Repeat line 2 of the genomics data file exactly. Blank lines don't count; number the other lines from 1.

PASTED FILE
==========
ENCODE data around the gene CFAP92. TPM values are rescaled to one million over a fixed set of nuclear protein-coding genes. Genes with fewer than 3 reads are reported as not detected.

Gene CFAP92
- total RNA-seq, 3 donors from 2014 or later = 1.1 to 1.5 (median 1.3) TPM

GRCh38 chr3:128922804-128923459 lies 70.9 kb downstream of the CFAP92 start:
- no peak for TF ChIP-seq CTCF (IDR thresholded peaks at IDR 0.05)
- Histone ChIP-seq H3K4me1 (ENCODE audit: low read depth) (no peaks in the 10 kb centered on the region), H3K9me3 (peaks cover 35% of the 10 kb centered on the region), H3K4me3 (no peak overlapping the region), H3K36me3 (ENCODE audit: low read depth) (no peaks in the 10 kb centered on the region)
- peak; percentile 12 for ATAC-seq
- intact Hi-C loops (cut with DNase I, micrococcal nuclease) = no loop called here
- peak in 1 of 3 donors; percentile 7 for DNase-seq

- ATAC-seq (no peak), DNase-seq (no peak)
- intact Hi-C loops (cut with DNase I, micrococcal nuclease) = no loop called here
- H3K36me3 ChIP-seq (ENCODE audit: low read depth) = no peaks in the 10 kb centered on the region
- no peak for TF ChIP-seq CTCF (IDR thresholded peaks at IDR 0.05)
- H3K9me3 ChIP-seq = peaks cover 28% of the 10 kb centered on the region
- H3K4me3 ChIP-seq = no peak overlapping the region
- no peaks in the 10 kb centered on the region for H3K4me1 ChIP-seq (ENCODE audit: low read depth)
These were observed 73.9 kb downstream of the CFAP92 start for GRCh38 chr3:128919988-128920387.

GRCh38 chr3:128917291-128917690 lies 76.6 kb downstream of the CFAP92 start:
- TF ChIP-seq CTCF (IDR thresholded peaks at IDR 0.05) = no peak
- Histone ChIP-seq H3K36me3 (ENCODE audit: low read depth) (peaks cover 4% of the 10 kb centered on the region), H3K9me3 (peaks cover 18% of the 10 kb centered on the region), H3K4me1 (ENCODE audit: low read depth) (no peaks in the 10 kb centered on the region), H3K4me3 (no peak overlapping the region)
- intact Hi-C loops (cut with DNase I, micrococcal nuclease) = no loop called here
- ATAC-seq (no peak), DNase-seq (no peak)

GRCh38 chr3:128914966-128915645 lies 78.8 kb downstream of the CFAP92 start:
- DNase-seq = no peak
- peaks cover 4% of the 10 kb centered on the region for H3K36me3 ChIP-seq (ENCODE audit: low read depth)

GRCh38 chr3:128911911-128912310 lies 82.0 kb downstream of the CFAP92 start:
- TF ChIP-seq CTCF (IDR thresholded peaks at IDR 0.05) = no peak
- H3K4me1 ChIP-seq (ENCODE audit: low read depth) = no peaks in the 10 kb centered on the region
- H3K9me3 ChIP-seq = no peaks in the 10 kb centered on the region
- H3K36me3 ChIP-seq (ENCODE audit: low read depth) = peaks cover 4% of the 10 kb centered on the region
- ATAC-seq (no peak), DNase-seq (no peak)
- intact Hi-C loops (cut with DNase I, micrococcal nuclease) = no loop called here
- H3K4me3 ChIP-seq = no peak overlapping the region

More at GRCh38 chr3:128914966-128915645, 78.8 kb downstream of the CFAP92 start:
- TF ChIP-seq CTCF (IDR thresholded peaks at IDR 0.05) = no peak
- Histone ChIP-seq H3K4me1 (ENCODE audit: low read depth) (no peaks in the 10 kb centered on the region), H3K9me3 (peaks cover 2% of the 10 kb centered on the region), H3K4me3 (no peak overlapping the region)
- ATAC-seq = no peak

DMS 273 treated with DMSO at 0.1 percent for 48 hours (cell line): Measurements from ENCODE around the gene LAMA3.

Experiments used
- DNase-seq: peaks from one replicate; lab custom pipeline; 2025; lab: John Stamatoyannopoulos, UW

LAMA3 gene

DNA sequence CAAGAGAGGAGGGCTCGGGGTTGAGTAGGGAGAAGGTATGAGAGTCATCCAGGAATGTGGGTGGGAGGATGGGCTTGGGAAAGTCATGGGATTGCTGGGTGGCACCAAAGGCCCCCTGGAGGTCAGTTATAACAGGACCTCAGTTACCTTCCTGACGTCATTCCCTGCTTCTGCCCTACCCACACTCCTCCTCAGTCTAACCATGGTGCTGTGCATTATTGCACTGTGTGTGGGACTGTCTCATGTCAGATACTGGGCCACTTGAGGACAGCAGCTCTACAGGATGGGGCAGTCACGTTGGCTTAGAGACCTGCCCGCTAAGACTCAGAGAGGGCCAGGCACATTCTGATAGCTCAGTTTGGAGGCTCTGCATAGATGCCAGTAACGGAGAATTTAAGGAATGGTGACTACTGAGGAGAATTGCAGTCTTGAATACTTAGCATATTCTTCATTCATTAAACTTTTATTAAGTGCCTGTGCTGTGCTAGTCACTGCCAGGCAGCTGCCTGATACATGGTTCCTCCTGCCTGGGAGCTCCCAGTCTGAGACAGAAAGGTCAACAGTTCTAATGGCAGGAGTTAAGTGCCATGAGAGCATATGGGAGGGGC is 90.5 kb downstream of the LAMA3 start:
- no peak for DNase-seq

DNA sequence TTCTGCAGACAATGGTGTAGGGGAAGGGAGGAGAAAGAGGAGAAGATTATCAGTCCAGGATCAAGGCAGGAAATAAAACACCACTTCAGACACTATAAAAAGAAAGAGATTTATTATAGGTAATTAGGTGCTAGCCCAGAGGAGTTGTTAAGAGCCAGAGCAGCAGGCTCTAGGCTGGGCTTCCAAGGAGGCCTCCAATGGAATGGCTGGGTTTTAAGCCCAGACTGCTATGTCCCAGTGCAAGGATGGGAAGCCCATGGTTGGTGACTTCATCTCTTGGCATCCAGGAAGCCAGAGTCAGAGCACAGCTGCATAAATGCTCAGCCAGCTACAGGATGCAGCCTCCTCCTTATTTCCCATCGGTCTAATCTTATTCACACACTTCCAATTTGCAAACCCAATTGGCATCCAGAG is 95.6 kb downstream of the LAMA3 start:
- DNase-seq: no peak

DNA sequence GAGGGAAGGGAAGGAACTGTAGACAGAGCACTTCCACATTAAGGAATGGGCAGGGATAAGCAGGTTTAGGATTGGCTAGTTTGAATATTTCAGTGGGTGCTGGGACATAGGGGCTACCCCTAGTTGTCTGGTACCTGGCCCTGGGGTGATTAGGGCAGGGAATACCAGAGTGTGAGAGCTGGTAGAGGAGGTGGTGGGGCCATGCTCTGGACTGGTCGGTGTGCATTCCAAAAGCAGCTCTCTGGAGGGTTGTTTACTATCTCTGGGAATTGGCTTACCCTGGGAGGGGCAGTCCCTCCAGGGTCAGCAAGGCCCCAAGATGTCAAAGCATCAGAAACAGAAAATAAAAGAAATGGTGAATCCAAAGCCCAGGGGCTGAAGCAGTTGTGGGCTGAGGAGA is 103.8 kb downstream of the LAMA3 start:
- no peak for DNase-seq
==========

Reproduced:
Gene CFAP92